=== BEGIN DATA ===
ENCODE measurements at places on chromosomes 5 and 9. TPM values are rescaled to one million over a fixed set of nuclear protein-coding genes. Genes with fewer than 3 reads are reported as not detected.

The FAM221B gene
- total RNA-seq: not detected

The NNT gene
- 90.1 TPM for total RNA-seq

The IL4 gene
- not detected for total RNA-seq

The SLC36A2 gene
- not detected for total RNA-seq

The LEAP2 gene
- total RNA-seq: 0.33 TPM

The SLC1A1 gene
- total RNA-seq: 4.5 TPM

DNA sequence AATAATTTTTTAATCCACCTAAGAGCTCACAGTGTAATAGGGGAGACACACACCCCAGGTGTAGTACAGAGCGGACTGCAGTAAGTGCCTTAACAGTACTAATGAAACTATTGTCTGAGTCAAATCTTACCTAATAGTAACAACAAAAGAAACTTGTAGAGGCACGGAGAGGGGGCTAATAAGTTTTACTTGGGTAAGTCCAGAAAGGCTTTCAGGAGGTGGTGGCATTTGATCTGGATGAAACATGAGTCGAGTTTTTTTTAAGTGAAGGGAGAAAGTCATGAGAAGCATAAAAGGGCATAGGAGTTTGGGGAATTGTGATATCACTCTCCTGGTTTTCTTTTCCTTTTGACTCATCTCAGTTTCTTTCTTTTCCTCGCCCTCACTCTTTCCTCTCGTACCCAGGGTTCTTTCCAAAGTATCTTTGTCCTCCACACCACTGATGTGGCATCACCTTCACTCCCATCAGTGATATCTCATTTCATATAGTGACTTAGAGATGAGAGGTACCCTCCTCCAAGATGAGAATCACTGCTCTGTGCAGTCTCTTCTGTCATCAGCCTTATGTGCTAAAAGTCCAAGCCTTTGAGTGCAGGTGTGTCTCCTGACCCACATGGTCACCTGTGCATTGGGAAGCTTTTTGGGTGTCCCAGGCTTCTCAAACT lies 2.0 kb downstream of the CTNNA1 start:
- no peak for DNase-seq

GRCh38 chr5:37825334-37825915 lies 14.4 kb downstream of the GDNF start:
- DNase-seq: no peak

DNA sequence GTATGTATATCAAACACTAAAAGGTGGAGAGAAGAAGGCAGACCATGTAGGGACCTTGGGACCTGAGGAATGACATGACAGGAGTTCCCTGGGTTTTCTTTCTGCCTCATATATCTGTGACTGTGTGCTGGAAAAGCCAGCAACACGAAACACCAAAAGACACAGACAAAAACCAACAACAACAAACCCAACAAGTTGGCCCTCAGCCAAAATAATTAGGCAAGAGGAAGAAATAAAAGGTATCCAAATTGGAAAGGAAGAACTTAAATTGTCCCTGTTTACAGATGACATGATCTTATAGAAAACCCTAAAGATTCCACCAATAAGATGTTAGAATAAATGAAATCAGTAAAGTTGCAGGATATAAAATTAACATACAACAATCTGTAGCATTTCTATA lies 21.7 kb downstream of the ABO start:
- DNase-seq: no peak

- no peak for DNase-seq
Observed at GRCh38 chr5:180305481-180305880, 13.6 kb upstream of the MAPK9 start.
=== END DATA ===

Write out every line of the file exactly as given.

ENCODE measurements at places on chromosomes 5 and 9. TPM values are rescaled to one million over a fixed set of nuclear protein-coding genes. Genes with fewer than 3 reads are reported as not detected.

The FAM221B gene
- total RNA-seq: not detected

The NNT gene
- 90.1 TPM for total RNA-seq

The IL4 gene
- not detected for total RNA-seq

The SLC36A2 gene
- not detected for total RNA-seq

The LEAP2 gene
- total RNA-seq: 0.33 TPM

The SLC1A1 gene
- total RNA-seq: 4.5 TPM

DNA sequence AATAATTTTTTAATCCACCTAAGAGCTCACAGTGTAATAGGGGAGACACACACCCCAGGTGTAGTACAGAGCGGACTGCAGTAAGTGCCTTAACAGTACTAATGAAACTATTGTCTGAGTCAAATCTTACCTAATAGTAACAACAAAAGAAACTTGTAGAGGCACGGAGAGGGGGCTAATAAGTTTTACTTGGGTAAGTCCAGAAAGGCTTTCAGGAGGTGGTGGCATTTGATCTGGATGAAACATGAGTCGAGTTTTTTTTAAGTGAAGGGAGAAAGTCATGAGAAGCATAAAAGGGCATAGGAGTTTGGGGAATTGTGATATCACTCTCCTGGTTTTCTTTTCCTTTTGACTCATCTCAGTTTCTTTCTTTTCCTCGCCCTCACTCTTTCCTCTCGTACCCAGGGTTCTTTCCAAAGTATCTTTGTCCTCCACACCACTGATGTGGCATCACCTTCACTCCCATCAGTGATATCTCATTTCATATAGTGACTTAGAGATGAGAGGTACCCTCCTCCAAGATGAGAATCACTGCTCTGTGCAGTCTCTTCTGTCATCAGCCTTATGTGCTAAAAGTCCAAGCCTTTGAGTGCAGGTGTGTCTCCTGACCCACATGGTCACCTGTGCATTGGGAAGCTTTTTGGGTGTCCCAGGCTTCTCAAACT lies 2.0 kb downstream of the CTNNA1 start:
- no peak for DNase-seq

GRCh38 chr5:37825334-37825915 lies 14.4 kb downstream of the GDNF start:
- DNase-seq: no peak

DNA sequence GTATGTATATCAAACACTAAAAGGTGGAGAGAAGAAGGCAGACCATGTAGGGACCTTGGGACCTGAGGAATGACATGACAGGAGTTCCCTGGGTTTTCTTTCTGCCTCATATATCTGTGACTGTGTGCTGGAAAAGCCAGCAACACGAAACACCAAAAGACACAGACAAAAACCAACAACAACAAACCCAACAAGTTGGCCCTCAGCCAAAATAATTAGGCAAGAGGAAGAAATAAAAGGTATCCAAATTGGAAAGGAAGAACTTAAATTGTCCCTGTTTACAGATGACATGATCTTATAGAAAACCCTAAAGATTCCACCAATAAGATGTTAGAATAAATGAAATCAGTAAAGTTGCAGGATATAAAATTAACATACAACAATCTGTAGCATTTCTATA lies 21.7 kb downstream of the ABO start:
- DNase-seq: no peak

- no peak for DNase-seq
Observed at GRCh38 chr5:180305481-180305880, 13.6 kb upstream of the MAPK9 start.